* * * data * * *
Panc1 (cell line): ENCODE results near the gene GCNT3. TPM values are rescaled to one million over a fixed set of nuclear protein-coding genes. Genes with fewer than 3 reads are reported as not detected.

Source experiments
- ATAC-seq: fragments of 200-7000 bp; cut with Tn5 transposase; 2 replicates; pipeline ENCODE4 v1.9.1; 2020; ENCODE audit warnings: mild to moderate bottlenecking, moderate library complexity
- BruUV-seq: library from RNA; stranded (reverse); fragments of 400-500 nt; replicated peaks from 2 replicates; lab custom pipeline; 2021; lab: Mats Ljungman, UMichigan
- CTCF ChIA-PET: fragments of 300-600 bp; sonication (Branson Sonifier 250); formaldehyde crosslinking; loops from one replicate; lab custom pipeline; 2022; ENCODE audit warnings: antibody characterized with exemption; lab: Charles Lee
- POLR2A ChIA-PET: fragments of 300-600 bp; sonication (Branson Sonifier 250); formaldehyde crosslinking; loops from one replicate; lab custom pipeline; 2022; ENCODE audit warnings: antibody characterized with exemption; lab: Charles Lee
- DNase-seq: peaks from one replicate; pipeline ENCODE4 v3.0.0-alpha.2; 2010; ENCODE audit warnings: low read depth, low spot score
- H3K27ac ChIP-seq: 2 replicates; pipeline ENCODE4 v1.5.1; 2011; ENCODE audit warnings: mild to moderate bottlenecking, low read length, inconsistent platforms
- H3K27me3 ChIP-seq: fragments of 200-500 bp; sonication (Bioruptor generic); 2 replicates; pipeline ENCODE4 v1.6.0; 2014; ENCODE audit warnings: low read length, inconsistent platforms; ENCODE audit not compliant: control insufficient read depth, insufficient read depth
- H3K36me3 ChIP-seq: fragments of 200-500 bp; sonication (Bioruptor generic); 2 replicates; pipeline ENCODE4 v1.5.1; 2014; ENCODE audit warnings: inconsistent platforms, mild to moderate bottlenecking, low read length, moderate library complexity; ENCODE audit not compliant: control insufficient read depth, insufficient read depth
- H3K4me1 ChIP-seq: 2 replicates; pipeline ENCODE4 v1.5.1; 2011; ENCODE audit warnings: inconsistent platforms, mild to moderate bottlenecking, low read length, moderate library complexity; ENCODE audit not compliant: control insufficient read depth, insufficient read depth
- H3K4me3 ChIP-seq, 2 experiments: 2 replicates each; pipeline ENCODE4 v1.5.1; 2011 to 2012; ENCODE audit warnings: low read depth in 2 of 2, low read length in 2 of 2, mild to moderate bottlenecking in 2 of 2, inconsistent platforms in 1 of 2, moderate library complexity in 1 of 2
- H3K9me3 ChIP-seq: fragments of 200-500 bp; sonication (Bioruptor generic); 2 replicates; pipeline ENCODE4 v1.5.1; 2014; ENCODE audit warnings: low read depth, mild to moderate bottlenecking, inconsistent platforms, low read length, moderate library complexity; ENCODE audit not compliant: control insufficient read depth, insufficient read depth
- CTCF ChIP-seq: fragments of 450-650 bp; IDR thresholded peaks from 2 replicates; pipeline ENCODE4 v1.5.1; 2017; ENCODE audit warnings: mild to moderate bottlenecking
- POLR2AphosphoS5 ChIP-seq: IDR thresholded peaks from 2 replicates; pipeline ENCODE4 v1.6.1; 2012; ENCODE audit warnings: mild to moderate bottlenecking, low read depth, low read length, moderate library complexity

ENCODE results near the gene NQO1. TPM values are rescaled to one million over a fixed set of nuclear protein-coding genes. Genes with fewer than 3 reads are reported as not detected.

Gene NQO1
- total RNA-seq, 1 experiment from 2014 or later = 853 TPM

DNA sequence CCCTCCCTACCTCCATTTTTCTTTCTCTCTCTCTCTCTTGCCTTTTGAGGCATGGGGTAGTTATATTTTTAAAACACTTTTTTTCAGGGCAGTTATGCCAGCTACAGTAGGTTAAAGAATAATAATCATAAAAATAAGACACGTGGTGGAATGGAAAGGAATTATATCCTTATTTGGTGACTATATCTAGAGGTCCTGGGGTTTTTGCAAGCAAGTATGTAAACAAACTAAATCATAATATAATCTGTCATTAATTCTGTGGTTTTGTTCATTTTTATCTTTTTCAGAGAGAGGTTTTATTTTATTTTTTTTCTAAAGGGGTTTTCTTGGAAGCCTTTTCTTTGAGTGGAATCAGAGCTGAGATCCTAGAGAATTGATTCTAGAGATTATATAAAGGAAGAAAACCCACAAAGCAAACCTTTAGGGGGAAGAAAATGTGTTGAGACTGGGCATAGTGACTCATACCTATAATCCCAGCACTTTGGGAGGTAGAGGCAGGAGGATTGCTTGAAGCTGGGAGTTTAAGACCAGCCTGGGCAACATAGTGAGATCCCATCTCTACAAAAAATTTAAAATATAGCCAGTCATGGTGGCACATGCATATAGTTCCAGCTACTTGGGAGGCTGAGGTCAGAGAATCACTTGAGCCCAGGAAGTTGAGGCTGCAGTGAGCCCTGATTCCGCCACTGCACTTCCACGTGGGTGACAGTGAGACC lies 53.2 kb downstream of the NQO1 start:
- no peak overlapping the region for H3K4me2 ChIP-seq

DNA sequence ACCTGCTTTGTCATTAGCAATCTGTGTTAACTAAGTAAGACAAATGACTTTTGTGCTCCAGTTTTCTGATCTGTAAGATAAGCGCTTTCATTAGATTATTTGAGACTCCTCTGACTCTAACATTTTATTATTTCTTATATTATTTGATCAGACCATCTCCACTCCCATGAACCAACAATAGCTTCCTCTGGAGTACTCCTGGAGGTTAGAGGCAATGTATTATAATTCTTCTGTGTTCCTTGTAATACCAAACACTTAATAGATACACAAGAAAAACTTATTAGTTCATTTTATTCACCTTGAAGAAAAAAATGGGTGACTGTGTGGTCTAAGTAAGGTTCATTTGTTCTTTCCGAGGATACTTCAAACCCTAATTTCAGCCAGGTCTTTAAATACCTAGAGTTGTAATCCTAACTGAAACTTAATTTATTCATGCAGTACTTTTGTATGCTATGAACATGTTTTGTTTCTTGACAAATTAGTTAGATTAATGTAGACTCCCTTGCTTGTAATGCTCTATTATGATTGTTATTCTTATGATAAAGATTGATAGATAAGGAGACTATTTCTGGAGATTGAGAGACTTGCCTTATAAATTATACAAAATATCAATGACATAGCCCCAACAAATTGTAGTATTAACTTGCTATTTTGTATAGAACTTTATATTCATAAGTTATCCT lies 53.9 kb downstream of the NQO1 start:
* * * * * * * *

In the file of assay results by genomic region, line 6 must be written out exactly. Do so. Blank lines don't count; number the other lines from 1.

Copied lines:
- POLR2A ChIA-PET: fragments of 300-600 bp; sonication (Branson Sonifier 250); formaldehyde crosslinking; loops from one replicate; lab custom pipeline; 2022; ENCODE audit warnings: antibody characterized with exemption; lab: Charles Lee